Should that matter? Asking the question seems preposterous, but similar descriptions could be offered for John Quincy Adams, Herbert Hoover and Richard M. Nixon. This sort of political figure — overachievers when young, underachievers when inaugurated — sometimes makes for political disasters. That may not be good news for Clinton.
There are exceptions: George Washington, Thomas Jefferson, George H.W. Bush. And some of those who were underestimated as candidates (James K. Polk, Abraham Lincoln, Franklin D. Roosevelt, Ronald Reagan) turned out to be estimable presidents. Maybe that’s good news for Biden.
Then there is the phenomenon of the soaring comet, the candidate coming out of nowhere but surely going somewhere. Jimmy Carter and Obama are not encouraging precedents for Cruz, Paul and Rubio (and you can add Sen. Kirsten Gillibrand of New York to this list).
Intellectuals in office? Supporters of Sen. Elizabeth Warren of Massachusetts almost certainly know that Woodrow Wilson’s record as president has been debated furiously for a century, with A. Scott Berg weighing in with a luminous new biography this fall — maybe the best nonfiction book of 2013 — that rekindles the fight.
So forget the notion that there is a formula for presidential success. For every Theodore Roosevelt (accidental president who became a formidable president) there is a Martin Van Buren (highly experienced as secretary of state and vice president but who failed to be re-elected).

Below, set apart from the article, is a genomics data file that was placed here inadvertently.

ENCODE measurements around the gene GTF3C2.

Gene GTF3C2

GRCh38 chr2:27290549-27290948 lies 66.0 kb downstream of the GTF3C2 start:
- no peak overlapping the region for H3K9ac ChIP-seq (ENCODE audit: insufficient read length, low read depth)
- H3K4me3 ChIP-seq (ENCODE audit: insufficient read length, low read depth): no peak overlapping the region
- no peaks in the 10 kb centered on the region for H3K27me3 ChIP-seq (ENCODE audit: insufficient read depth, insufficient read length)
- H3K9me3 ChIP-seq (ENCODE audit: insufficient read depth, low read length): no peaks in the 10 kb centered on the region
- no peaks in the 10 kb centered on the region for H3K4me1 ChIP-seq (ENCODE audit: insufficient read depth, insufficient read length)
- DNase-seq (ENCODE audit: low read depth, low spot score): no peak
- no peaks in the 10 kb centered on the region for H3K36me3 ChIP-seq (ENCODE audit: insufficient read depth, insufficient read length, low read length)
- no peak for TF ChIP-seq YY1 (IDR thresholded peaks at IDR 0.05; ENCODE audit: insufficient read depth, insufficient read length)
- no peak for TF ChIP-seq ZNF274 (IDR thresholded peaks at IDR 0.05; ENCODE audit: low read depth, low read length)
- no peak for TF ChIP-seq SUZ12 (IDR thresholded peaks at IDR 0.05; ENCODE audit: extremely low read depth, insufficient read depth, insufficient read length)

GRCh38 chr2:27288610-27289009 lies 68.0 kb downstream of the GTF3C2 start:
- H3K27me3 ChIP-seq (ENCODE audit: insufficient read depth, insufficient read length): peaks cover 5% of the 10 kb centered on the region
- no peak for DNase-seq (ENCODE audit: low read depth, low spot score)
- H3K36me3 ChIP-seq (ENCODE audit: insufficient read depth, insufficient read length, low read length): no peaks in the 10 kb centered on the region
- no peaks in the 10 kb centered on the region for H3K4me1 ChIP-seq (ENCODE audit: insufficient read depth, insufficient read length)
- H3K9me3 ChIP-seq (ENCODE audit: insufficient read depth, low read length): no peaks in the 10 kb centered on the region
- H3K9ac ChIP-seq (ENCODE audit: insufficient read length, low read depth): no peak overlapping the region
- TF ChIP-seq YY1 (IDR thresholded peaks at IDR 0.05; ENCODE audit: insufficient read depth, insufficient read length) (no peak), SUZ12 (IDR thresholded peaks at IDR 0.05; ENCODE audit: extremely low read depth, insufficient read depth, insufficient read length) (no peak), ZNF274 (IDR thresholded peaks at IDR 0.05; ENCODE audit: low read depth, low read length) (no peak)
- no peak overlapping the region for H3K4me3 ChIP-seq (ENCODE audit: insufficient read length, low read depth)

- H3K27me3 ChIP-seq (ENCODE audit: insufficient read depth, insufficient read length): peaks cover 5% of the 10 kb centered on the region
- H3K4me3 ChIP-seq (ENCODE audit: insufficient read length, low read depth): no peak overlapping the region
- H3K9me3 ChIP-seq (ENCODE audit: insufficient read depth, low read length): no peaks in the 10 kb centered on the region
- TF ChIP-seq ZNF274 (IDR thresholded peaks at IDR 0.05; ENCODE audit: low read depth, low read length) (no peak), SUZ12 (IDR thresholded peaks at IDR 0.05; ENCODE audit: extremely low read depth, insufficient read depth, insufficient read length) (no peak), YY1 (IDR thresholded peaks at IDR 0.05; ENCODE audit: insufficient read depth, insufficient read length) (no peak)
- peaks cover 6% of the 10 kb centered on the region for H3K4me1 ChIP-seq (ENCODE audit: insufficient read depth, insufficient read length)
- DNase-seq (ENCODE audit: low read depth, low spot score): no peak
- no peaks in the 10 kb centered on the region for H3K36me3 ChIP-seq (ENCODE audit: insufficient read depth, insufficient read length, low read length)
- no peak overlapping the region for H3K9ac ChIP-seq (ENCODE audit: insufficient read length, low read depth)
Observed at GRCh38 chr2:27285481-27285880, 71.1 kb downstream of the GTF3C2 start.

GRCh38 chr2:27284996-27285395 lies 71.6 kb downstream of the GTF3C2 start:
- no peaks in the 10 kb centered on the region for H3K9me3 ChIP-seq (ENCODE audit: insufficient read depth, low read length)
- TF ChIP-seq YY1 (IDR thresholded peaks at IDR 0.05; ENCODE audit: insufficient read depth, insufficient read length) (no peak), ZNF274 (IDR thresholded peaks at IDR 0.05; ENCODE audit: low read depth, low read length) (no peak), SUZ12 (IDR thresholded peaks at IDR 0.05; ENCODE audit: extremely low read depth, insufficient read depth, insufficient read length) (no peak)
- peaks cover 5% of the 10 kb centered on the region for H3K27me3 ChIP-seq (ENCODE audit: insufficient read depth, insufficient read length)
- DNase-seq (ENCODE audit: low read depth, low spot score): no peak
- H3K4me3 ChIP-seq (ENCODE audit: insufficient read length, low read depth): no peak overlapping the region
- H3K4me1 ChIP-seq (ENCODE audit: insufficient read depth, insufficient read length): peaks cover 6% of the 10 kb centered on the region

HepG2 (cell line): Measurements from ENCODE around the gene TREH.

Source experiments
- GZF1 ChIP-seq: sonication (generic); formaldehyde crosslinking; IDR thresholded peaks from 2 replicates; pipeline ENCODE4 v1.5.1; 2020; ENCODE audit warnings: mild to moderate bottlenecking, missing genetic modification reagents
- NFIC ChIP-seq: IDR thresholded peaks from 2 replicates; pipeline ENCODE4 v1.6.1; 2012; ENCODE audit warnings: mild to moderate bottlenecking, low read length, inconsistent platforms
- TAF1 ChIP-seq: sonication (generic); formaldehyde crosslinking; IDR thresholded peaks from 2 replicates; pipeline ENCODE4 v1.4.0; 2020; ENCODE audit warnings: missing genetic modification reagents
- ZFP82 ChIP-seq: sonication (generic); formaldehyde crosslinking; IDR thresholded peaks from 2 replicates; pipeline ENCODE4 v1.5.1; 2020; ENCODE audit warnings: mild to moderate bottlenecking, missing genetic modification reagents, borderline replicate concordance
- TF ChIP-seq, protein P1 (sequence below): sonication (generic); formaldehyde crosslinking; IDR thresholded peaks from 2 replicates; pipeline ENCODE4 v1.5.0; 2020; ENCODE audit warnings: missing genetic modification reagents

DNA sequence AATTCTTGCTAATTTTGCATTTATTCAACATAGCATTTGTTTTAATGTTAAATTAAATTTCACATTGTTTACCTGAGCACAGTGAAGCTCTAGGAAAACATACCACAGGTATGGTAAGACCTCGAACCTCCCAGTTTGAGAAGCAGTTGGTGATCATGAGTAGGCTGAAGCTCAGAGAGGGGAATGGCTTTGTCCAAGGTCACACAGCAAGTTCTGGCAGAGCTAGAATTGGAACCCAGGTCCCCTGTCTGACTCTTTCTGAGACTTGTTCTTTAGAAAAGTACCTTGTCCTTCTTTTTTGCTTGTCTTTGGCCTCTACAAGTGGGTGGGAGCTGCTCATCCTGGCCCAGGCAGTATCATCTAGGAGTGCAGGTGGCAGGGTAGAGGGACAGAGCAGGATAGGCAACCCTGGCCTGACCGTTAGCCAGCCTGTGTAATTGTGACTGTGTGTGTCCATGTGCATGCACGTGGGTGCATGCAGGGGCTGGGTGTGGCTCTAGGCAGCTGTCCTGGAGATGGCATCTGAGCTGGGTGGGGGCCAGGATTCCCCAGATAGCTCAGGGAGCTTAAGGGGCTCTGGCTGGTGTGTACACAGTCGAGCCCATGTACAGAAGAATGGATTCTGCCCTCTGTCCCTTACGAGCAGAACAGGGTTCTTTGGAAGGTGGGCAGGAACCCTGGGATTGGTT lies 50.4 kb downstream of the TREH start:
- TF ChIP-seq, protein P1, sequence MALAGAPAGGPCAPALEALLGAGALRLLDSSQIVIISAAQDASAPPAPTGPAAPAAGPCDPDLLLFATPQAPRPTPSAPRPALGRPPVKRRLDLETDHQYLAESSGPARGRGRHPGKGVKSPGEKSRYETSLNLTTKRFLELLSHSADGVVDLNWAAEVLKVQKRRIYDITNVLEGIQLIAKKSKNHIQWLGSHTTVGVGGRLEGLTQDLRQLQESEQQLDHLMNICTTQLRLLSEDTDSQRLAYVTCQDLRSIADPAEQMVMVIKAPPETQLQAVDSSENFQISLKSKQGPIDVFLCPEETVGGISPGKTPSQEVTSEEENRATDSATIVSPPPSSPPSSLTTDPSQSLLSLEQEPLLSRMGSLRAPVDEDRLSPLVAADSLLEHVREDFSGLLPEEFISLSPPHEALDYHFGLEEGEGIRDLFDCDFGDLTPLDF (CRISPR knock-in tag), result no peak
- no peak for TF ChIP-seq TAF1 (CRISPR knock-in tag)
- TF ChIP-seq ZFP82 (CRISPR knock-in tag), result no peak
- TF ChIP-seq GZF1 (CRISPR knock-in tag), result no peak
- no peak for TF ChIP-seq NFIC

For all the talk in the capital about big issues — big expenditures, big entitlements, most of all big political stakes — there is depressingly little talk about the big questions.
Instead, the political class is preoccupied with particulars, most of which will be forgotten by the time the new president is inaugurated in January 2017. The talk is of how radioactive is Cruz, or alternatively how attractive he is. Of whether and how Gov. Bobby Jindal of Louisiana maneuvers himself back into the conversation after describing the Republicans as “the stupid party.” About how Hillary and Bill Clinton have established a powerhouse fundraising machine.
None of that will rate even a sentence in any legitimate history of 2016. Then again, all the questions that haven’t been addressed all century will be omitted as well.
We worry in this country about sins of commission. It’s the sins of omission that are burying us.
North Shore native and Pulitzer Prize winner David M. Shribman is executive editor of the Pittsburgh Post-Gazette.